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country in the Crimea. I am sure there is no one who
is more sensible than my noble friend of the difficulties
that attend the dispensation of such honours as those to
which he has referred. He will admit that it would
not be right, in the case of a protracted war, or even of
a long campaign, that clasps of honour should be granted
to the gallantry of our soldiers in engagements
unattended with any important results. I believe, therefore,
that, although no general rule has been laid down,
yet it is recognised as a principle that clasps should not
be granted for general actions except when those general
actions have led to victory. I do not think it can be
said that the battle of Balaklava was one of those
actions, although there can be no doubt that every man
engaged in that battle was as fully entitled to a mark
of merit as any man engaged either at the battle of
Alma or of Inkermann, which unquestionably came
under that category. There might, I think, be some
doubt, at least, on that point; but, in such a case, the
benefit of the doubt ought to be given to the party
most interested, and therefore I beg to inform your
lordships that Her Majesty has directed that a clasp
shall be given for the action of Balaklava. I trust
it may not be considered by our military authorities
that we are departing from the rules of the army in
granting these clasps to the army engaged in the battle
of Balaklava, but I do think, after the comments made
upon that action, it would be in the highest degree
unjust to withhold a mark of honour from those gallant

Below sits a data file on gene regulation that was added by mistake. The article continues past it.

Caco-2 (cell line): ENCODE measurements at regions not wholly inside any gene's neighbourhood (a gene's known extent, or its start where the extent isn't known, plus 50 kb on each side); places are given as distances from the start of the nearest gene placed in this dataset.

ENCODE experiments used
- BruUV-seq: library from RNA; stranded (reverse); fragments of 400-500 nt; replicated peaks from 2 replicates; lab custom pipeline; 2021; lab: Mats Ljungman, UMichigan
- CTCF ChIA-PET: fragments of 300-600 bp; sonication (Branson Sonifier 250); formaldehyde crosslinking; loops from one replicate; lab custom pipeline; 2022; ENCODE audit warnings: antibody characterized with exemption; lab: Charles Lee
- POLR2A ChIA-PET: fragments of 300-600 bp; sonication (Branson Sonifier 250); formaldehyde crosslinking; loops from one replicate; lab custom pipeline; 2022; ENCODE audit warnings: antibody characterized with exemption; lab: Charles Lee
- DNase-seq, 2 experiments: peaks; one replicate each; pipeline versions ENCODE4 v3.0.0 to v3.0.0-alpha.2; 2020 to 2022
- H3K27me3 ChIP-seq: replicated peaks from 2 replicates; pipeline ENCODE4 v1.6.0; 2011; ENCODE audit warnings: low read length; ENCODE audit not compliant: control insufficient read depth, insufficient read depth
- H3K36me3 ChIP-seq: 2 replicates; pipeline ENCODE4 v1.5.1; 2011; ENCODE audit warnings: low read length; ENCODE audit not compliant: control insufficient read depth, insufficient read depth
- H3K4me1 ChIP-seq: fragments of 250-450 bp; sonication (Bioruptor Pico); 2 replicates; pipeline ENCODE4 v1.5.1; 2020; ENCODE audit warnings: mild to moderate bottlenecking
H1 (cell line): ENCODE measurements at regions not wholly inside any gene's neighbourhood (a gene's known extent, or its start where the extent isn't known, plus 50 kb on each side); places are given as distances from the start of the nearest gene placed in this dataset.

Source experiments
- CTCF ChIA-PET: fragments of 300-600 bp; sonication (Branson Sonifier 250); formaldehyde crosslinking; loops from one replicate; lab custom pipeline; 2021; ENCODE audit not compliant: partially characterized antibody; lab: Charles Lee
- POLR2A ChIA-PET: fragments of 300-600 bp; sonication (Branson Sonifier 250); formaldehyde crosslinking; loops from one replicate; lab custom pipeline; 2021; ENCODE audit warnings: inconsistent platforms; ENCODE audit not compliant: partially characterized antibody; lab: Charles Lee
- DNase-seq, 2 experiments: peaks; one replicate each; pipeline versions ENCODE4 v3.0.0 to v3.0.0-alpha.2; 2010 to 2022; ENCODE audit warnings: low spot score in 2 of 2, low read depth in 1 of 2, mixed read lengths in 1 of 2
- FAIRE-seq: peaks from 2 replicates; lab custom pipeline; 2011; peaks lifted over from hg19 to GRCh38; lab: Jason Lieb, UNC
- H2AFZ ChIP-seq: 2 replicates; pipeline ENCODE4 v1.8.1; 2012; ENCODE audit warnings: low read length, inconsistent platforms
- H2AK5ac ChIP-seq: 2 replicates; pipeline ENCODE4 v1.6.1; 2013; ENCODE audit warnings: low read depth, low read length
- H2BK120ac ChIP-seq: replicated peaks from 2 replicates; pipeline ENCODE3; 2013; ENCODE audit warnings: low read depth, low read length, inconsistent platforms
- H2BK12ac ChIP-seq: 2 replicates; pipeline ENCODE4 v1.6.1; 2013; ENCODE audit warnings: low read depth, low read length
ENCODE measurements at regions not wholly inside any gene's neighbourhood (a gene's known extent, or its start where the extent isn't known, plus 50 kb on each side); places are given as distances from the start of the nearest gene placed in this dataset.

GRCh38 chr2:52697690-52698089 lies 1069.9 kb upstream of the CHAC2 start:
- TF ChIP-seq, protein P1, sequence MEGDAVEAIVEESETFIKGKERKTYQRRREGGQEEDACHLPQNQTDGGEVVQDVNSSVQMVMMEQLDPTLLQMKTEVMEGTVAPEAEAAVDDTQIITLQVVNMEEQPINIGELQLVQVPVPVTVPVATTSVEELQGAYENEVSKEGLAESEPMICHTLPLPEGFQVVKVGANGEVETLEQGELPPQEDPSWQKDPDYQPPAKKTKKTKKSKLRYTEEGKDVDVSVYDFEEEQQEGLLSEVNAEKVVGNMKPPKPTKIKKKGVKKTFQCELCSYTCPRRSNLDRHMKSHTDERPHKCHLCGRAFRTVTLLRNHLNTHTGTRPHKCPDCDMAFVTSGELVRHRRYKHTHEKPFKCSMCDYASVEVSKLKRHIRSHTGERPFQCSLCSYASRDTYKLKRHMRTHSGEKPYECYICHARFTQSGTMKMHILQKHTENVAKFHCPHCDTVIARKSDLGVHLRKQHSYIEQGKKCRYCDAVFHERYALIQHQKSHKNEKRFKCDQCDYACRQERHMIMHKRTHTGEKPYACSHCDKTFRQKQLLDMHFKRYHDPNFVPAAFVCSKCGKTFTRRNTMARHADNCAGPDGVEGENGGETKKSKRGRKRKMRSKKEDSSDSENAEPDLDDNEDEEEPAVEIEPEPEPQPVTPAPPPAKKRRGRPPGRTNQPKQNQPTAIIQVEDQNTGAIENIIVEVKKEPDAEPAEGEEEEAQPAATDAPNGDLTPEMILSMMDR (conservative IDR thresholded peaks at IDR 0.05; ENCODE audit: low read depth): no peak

men. My lords, I must say, with all deference to those
who have been engaged in other battles, that there
cannot be adduced from the annals of warfare, ancient
or modern, instances of greater gallantry, or of greater
self-devotion, than wure shown, both by officers and
men, at the battle of Balaklava. Having disposed of
this point, I come to the second topic to which the noble
duke has referrednamely, the defective distribution
of the Crimean medal. Undoubtedly, it was not
intended that the medal should be confined to the
soldiers only who were engaged in the battles of Alma
and Inkermann; nor was it intended to be confined to
the sailors; but, in giving the Crimean medal, it was
not only granted to the soldiers engaged in those actions,
but also to the sailors, who were as highly entitled to it
as the soldiers, they having rendered most valuable
assistance to the troops. From the very firstit was
intended so to dispense the medals, and, if there has
been any misapprehension on the subject, I beg to
repeat that it has always been intended that the Crimean
medal should be given not only to all the officers and
soldiers of the army, but to all the members of the
navy engaged in that part of the world. I now come to
the third point, namely, the granting of medals to the
representatives of those who have fallen in battle.
I agree with my noble friend, that if the family of